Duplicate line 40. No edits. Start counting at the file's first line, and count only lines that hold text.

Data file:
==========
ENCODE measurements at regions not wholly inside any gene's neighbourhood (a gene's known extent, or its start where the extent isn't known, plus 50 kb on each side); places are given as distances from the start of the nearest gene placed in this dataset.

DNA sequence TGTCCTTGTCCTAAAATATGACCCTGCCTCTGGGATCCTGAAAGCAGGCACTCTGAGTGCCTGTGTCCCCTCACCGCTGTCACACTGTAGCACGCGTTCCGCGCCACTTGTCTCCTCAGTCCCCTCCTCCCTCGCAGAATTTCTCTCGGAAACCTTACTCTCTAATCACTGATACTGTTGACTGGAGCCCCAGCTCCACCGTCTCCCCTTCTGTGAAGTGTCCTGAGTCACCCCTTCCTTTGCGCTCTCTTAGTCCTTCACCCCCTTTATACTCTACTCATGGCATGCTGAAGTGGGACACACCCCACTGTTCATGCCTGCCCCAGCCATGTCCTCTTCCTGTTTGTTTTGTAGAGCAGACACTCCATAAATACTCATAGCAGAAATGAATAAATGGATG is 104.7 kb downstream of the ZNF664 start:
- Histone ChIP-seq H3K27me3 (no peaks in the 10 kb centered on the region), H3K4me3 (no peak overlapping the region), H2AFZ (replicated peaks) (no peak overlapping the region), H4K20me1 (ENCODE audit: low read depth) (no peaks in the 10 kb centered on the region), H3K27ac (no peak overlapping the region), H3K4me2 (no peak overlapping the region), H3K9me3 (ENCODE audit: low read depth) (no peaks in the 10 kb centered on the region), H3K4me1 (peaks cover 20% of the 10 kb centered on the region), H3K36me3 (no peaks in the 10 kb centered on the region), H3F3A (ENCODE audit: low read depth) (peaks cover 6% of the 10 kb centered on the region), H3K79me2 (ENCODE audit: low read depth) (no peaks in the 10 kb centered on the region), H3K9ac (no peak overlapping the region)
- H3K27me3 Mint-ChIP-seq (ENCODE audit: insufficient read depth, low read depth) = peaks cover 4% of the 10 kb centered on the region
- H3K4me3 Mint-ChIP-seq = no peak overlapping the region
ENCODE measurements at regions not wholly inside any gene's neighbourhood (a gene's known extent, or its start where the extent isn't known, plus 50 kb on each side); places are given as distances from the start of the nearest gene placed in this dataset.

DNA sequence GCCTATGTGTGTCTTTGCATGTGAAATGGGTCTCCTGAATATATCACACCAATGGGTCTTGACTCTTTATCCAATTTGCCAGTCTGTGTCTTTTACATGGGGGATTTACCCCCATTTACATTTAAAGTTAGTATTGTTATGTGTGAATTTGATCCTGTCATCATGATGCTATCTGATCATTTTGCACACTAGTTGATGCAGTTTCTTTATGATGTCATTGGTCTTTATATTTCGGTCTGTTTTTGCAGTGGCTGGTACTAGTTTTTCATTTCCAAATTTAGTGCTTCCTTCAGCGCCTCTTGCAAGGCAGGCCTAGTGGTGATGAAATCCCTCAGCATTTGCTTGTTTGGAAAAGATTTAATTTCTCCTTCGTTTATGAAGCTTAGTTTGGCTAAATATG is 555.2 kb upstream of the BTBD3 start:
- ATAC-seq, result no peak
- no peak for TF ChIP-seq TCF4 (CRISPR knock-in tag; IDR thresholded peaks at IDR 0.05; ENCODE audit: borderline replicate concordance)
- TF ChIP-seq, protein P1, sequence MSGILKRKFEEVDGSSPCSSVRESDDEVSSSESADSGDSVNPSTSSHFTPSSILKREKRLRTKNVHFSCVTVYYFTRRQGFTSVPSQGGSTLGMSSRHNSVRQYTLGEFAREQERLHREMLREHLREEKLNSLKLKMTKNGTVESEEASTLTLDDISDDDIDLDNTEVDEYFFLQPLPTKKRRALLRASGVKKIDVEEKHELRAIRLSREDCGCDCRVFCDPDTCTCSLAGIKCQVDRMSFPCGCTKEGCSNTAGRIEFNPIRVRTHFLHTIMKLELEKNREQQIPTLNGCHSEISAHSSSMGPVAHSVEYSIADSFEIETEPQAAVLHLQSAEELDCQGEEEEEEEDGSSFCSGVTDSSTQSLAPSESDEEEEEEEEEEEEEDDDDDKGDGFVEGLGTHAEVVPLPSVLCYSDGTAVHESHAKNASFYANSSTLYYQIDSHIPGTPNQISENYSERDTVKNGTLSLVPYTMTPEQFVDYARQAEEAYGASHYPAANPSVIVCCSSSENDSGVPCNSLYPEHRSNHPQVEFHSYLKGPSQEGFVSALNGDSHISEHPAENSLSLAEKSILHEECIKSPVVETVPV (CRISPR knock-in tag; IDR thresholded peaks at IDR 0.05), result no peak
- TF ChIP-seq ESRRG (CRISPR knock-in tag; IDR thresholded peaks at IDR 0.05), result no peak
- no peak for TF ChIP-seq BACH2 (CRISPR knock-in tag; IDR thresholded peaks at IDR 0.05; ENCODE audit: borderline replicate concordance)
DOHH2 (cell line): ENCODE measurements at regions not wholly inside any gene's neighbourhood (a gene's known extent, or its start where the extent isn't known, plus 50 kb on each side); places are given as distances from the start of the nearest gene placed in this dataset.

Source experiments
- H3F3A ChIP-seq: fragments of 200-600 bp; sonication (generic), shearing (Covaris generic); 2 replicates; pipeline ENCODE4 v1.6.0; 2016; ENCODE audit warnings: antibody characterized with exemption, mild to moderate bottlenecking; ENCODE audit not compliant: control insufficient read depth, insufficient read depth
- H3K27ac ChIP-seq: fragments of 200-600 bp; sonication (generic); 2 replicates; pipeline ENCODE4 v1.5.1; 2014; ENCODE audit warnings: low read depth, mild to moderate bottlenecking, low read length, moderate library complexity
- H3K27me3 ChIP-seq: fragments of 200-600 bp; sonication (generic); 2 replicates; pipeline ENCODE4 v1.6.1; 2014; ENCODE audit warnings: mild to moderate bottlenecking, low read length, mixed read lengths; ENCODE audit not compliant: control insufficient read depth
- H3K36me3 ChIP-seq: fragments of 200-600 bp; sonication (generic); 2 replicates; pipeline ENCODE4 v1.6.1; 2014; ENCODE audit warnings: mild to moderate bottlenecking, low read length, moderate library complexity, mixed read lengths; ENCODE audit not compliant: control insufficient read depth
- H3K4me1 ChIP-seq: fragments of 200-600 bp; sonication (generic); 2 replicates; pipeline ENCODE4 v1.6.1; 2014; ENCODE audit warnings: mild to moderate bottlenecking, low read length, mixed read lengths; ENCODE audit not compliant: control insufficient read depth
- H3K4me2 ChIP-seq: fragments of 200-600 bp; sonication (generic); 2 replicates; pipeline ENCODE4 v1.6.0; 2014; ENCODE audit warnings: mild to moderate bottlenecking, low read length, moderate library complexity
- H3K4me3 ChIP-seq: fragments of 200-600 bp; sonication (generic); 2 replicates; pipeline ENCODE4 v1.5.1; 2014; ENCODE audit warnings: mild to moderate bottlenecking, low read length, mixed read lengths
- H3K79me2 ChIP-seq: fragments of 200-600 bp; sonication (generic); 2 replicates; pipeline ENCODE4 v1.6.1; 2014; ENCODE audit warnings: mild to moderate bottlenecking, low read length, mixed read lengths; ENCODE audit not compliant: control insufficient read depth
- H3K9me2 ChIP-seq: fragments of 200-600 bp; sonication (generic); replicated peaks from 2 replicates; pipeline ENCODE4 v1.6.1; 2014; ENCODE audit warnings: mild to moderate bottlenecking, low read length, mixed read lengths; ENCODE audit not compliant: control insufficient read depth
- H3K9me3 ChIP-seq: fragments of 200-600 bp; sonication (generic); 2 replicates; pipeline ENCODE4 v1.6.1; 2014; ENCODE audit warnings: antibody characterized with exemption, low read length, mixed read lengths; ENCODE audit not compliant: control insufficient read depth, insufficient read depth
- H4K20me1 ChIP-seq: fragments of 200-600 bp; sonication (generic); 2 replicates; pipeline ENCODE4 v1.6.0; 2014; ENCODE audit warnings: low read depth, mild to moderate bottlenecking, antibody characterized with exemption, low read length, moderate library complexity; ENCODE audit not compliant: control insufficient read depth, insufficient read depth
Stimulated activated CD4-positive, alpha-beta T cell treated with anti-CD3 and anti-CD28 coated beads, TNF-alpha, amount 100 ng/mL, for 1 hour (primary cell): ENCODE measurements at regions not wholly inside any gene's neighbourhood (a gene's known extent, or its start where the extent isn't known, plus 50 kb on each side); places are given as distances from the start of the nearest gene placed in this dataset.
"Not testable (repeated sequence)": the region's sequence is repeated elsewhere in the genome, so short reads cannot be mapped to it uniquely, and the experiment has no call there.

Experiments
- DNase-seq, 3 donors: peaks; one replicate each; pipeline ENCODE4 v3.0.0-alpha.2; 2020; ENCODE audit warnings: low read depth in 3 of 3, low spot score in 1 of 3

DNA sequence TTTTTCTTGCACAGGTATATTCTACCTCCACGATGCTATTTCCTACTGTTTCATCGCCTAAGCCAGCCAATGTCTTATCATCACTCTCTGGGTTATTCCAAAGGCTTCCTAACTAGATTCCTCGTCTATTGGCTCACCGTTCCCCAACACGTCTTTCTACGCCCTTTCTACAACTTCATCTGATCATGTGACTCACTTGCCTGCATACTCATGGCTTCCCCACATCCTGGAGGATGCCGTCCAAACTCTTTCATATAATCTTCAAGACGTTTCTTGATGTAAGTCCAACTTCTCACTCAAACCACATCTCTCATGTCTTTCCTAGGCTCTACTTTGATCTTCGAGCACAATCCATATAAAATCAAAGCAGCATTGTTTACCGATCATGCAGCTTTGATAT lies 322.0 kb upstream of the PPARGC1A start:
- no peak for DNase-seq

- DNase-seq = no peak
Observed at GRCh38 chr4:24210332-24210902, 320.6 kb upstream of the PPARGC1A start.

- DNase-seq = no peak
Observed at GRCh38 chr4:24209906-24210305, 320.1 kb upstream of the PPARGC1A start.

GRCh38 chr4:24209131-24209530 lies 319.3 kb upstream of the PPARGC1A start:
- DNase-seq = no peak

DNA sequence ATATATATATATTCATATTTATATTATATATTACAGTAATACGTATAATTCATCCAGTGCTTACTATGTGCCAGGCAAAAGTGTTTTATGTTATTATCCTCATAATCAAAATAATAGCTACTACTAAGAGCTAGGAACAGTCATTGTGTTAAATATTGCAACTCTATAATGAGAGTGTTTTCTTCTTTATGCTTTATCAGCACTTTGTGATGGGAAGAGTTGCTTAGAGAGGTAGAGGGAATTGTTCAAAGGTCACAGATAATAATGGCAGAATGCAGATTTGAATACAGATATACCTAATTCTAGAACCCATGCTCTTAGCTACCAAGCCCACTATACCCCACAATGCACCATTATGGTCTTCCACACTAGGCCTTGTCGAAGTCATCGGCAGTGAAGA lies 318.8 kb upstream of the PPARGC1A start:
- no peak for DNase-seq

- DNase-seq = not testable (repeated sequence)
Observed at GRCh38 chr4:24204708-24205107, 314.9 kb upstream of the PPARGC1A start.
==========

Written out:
- DNase-seq = not testable (repeated sequence)